Now Cough

Wednesday, June 15, 2005

Profiles in Courage. NOT

Deafening Silence

Well, so now the guns are trained on the money going to public broadcasting. Looks like the House and the Senate will come to some sort of compromise on money that goes to stations, PBS, NPR and ITVS...but there is a strong sense there could be deep cuts as a result:

Public Broadcasting Targeted By House
Panel Seeks to End CPB's Funding Within 2 Years

By Paul Farhi
Washington Post Staff Writer
Friday, June 10, 2005

A House subcommittee voted yesterday to sharply reduce the federal government's financial support for public broadcasting, including eliminating taxpayer funds that help underwrite such popular children's educational programs as "Sesame Street," "Reading Rainbow," "Arthur" and "Postcards From Buster."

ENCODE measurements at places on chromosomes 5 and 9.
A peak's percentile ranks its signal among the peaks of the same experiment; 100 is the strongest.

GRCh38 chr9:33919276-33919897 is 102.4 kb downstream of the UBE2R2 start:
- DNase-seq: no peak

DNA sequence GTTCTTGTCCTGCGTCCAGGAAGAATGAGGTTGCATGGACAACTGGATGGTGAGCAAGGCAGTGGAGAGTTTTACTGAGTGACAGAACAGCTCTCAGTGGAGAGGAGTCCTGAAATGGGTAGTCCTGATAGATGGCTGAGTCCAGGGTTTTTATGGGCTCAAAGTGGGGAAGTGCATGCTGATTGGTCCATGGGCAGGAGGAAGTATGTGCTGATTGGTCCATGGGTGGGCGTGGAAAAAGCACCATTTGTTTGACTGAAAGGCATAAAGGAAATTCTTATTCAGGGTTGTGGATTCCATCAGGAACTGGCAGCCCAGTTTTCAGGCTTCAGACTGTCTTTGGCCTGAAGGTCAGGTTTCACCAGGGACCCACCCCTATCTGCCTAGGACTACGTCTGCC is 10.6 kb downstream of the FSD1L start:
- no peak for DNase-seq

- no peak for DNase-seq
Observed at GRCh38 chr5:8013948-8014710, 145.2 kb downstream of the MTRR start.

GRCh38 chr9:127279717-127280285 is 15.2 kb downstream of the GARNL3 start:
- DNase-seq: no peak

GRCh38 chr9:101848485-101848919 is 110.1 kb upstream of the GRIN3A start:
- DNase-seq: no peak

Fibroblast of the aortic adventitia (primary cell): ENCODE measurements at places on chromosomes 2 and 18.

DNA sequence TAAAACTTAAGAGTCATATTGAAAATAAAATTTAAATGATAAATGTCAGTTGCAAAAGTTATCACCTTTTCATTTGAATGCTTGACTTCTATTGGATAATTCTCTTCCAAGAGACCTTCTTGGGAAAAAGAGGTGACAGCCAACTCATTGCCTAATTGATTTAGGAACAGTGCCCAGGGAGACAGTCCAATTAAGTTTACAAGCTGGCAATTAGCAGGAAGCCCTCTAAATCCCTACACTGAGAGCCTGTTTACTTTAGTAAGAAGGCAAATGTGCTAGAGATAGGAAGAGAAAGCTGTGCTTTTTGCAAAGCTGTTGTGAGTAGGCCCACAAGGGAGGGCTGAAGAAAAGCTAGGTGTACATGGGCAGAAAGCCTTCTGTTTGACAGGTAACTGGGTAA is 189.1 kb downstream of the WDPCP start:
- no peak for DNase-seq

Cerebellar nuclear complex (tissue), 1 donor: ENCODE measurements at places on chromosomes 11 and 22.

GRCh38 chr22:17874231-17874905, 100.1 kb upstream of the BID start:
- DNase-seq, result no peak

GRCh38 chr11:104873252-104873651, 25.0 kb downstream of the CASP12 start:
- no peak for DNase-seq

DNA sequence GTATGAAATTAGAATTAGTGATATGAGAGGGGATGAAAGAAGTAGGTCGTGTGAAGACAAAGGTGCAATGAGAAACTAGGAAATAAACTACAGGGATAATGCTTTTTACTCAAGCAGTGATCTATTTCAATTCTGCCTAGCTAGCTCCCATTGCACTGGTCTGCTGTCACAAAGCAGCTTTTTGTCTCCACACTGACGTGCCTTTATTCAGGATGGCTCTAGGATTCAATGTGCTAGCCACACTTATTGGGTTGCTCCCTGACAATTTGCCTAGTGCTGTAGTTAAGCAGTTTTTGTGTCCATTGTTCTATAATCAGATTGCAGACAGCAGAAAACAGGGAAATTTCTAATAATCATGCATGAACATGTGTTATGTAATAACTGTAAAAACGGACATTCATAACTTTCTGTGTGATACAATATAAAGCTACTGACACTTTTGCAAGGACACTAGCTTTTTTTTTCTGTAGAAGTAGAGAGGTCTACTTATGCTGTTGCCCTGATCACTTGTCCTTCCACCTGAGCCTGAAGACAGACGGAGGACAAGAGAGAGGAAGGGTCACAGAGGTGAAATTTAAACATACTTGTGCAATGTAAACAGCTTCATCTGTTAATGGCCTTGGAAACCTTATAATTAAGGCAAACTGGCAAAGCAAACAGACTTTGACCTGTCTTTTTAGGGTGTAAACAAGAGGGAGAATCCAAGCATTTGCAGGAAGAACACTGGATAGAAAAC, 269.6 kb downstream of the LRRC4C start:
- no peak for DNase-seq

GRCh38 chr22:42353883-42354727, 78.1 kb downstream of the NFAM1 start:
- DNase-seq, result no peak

In addition, the subcommittee acted to eliminate within two years all federal money for the Corporation for Public Broadcasting -- which passes federal funds to public broadcasters -- starting with a 25 percent reduction in CPB's budget for next year, from $400 million to $300 million. Full article (reg. required)

Is anyone surprised?

Public radio and public TV have been quiet over the last few years as they were characterized by the right as liberal, left-leaning, biased and inaccurate. Do you ever see Kevin Klose on Meet the Press? Nope. Do you ever see any top public radio people debating the merits of public broadcasting (except for Terry Gross going mamma to mano with that hack Bill O'Reilly--and even then she was undercut by NPR's ombudsman!)?

So, this is how that silence ends up. Very, very late to the party in terms of public discourse about public broadcasting. I really don't know what public broadcasting has been doing--or getting--for all of its alleged 'government relations.' Controlling the message and the debate is critical. In this day and age what public broadcasting does everyday is simply not strong enough. In fact, that argument is naive to the extreme.

The clock is ticking. Let's see if public broadcasting can smartly marshal its forces, arguments, political acumen and message to turn this serious challenge around.


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